Planned papers and papers in progress

Þuríður Jóhannsdóttir
Planned papers and papers in progress
I plan to write my thesis in 4-5 separate papers where I answer particular research
1. Paper: The activity of learning at a distance: a case study from teacher education
in Iceland. Paper presented at the 3rd Nordic Conference on Cultural and Activity
Research in Copenhagen, September 3-5, 2004.
The paper deals with the question: How and why were the student teachers in the
cohort first enrolled in the distance programme able to act as change agents in
their home schools? How may a historical phase of the programme (starting 1993)
be explained and understood from an activity theoretical perspective, especially
the concepts boundary crossing, change agents, developmental transfer and
expansive learning? Data built on are interviews with four teachers that were
enrolled in the first cohort starting 1993. They were then and still are teaching in
three different schools in the Westfjords of Iceland. (16 pages – paper in progress)
2. Paper: Distance student teachers as participators in multiple communities of
practice. A study of distance learners in a teacher education programme in
Iceland. Paper presented at NERA (Nordic Educational Research Association)
33rd congress in Oslo, March 10-12, 2005.
Dealing with: How can the reframing of the distance education programme along
cultural historical activity theory enhance our understanding of the form for
teacher education experienced by student teachers who hold jobs as teachers in
local schools while studying? How can the reframing be a basis on which to
investigate and develop distance education in response to changing needs in an
ever changing society? Built mainly on three informants, interviews and field
visits and observation in three different schools. (13 pages – in progress. Look at
Anne Edwards: relational agency and resourceful practitioners)
3. Paper: Boundary crossing between local schools and web-based learning
management systems in teacher education. A study of distance learners in a
teacher education programme in Iceland. Paper presented at the First international
ISCAR Conference, Seville, September 20-24, 2005.
Questions dealt with: What and how are student teachers enrolled in the distance
programme learning as participators in the activity system of the online course
module? The paper considers the content and methods of the distance approach
for teacher education as performed in selected online courses. How is
propositional knowledge and procedural knowledge connected in the form for
teacher education under consideration? What supports developmental transfer as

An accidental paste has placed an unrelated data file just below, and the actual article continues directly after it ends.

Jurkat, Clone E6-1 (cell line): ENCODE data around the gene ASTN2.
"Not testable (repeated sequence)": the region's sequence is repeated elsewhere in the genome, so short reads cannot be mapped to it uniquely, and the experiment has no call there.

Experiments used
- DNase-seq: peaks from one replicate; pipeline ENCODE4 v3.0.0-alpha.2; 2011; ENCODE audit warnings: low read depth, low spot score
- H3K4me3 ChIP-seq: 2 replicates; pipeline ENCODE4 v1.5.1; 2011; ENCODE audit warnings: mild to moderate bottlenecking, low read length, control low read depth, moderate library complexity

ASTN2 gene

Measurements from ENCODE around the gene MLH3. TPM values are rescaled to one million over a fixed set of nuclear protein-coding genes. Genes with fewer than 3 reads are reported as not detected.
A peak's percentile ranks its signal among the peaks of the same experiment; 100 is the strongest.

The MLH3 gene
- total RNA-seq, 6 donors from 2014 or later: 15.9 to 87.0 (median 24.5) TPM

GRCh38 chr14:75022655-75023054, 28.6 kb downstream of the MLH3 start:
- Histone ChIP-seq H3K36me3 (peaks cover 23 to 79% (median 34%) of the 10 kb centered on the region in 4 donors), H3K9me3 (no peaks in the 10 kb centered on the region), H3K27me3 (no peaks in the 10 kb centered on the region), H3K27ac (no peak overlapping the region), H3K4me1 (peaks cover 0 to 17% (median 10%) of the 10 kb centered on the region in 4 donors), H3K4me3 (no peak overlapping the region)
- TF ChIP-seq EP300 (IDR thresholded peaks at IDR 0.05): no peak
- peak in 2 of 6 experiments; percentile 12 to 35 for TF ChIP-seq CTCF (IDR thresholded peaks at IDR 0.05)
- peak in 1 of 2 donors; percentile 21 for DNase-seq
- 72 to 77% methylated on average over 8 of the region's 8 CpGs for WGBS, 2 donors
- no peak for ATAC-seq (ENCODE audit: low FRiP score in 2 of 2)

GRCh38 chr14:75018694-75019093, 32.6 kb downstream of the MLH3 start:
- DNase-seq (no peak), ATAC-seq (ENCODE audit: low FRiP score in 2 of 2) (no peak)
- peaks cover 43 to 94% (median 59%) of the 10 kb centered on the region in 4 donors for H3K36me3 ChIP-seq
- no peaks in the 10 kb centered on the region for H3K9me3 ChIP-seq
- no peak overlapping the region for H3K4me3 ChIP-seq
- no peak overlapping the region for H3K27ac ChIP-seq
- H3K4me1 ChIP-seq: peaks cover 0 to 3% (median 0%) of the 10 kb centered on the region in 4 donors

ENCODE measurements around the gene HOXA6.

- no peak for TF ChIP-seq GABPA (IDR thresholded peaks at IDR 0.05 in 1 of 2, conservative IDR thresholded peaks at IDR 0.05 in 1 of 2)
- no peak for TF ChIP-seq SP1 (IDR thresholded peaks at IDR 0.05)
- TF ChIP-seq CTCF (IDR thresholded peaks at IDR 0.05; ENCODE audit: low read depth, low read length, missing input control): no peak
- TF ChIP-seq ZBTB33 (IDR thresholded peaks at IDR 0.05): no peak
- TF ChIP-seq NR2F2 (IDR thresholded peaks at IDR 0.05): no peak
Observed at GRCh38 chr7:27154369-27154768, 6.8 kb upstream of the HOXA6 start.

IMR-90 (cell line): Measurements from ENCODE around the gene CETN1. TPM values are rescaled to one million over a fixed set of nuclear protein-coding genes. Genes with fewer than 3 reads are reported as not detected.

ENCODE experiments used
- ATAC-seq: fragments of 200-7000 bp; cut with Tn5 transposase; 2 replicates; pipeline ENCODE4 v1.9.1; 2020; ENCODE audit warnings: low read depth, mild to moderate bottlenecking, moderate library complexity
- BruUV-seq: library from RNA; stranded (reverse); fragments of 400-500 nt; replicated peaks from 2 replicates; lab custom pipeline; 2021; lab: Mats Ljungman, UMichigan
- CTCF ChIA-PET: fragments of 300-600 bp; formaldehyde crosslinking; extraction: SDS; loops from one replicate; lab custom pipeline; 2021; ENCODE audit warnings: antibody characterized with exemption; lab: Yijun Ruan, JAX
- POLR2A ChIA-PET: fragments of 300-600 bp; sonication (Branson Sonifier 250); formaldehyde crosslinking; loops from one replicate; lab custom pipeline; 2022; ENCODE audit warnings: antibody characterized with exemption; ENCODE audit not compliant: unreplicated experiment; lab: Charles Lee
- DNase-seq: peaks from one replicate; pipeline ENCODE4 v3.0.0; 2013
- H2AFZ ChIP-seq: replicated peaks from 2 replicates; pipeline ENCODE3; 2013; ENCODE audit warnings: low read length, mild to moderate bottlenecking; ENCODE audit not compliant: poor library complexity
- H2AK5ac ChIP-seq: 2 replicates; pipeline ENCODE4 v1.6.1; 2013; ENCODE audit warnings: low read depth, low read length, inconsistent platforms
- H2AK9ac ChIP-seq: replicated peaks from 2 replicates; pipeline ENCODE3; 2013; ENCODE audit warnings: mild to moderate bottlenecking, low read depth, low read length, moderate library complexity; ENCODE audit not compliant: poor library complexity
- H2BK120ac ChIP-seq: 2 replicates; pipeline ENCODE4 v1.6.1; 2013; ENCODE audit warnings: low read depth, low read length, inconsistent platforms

distance students who are teaching in local schools cross boundaries between the
two activity systems?
Built on analysis of transcripts of five web-courses taught in the spring term 2005
and interviews with three distance students and observations in on-campus
sessions and in my informants classrooms and local schools.
(17 pages – in progress. Look at Anne Edwards: relational agency and resourceful
practitioners and may be Bernstein to analyze school-culture or institutional
effects both in local schools and in the teacher education programme – see also
Harry Daniels)
4. Paper: The agency of student teachers in the activity system of a distance
Based on record of transactions in five online courses in initial teacher education
in Iceland University of Education as well as interviews with selected students in
the distance programme.
Paper presentation proposal sent to BERA 2006 - ACCEPTED
I plan to invite this paper to Technology Pedagogy and Education. Special Issue:
Online Communities of Practice in Education. Topic: Conceptual and theoretical
issues relating to the nature of online CoPs, February 2007.
Text for the BERA proposal
When possibilities opened up for distance learning with advanced information and
communication technology, promises were given both by policy makers and
professionals in education that students would be given more control over their
learning. The technology would allow students to control sequencing and pacing of
their studies and increasingly they would select the content they wanted to learn at
each time. The purpose of the study to be presented is to explore the practice of
online learning and teaching, in the case of five teacher education courses in Iceland,